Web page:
Kythnos – Dryopida and the Caves

Today we are going to visit the village of Dryopida  Like Kea there isn’t a bus service running at this time of year so we book a taxi – or rather Katerina phones for a taxi for us.  The journey spirals up above the Chora and then drops down again it Dryopida itself.  We are dropped off on the main street leading into the village.  Dryopida used to be the capital of the island and takes its name from it’s first settlers on the island, the Driopes.

http://www.kythnosislandgreece.com/kythnosislandtravelguide/kythnosislandtownsvillages/dryopidavillagekythnosisland/index.html

In particular we are keen to visit the Katafyki Caves.  We decided to explore the village first and hopefully would find the location of the caves in doing so.  We weren’t 100% sure that the caves would be open to the public at this time of year.

We found a cafe to have brunch.  The old man from the cafe told us that the cave wasn’t open at this time of year as it was still low season.  We ordered a Greek salad and a ‘special’ omelette with tea. As we tucked into salad and tea a group of about 20 elderly Greek ladies walked by.

Within seconds the man from the cafe in broken English and lots of hand gestures told us to follow the group of women – it seems they were here on an organised trip to the cave.  The man indicated that our food would be ready for us when we came back.  We grabbed our bags and followed – not sure whether we would be welcome or not.  We asked the guide if it was OK to join and he said yes.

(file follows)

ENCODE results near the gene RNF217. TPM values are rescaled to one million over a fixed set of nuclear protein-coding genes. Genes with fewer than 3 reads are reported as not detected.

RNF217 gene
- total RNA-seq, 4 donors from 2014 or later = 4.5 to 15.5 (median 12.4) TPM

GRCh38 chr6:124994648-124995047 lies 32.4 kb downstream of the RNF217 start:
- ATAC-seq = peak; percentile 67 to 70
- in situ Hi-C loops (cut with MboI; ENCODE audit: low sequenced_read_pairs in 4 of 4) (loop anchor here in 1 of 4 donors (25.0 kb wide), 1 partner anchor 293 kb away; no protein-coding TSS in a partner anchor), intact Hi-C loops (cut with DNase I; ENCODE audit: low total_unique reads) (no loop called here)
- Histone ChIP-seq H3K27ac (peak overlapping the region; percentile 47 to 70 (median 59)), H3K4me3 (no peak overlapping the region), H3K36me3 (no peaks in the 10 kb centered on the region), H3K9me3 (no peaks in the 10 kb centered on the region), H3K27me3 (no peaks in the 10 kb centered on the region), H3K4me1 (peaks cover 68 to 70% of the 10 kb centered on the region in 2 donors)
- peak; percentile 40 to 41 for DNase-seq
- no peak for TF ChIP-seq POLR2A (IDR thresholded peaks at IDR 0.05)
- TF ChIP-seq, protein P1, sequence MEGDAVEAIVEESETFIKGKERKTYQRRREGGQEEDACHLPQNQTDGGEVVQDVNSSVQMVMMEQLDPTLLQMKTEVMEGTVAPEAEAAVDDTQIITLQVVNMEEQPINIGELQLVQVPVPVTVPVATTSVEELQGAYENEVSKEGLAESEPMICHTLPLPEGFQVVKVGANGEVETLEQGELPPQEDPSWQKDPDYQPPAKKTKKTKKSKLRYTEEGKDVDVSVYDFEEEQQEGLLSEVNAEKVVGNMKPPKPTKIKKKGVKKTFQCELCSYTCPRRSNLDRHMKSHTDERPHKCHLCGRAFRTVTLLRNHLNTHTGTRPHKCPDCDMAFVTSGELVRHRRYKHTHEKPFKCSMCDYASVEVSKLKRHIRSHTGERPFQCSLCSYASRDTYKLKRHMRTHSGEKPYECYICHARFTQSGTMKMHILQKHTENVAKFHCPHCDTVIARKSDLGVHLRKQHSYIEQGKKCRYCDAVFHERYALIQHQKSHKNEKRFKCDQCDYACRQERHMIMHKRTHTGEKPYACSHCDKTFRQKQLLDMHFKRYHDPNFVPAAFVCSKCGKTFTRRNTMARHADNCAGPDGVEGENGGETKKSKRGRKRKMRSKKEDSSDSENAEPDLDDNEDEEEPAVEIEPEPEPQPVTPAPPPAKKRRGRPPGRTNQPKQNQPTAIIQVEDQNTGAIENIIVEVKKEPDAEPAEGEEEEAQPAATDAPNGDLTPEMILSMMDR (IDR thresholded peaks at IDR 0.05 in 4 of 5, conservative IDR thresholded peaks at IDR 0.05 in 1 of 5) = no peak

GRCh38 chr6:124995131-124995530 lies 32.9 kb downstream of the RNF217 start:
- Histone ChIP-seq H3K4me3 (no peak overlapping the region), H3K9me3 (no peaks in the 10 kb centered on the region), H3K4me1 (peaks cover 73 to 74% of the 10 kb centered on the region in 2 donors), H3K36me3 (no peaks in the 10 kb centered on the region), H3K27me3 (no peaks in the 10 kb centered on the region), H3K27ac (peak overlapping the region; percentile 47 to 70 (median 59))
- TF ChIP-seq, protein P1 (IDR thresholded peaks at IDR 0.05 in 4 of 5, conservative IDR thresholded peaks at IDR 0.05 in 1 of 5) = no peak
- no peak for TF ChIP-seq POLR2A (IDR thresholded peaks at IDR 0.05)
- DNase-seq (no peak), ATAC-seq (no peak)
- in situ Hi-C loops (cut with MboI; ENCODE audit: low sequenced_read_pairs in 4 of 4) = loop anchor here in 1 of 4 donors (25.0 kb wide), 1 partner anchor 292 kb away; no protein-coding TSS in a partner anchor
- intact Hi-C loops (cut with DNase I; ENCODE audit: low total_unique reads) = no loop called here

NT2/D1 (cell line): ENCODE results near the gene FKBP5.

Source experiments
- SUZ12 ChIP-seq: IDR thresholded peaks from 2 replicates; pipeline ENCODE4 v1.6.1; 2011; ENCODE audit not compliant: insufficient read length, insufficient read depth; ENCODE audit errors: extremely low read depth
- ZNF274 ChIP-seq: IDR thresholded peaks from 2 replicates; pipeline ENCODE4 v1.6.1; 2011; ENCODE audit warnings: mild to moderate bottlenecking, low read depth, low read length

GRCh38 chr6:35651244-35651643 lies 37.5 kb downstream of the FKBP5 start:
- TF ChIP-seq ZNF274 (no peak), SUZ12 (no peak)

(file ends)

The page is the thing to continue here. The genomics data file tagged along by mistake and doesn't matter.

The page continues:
I’m quite glad that we had joined a party of elderly ladies as the descent into the cave was slow which gave me time to pace myself – and my vertigo.  The Katafyki Caves are said to be the largest and best caves in Greece.  The year before I had visited the Caves of Antiparos a second time but couldn’t make it to the bottom because of my condition.  Katafyki may be big but isn’t as deep as Antiparos – at least I could make it to the bottom!

Went back to the cafe –  our tea still warm and our omelettes were brought to us fresh from the pan. Some of the ladies from the group also came to the cafe to eat.  They were also drinking ouzo and I didn’t need to understand the language that they were (to use a Norther phrase) ‘a right rum bunch’.

We explored the village a little further before calling for the taxi to take us back to the Chora.  There are examples of the villages pottery heritage in the architecture everywhere.

At the last minute we decide to go to the port to spend the afternoon and also to buy our ferry tickets to Serifos.

There isn’t much to the little port of Mastichari.  It’s nice enough but we’re so glad that we decided to stay in the pretty little Chora,

That evening the wind began to pick up and was quite breezy.  We have another walk around the Chora before going for dinner.  We walk around the outskirts of the Chora to catch the sunset.  We start off by walking through the cemetary next to Filoxenia which is illuminated by candles in lanterns down the walkway.
We are eating a little bit later this evening and have a wider selection of tavernas to choose from.  We choose To Steki Tou Ntentzi on the main street but eat inside because of the wind.  We had Greek salad, caper sauce made with potatoes, local sausage for me and kebab for Peter.  The restaurant is very popular with local people and the decor is rustic with a modern twist.  It was an excellent meal in nice surroundings.

This is a lovely way to spend our last evening on Kythnos.

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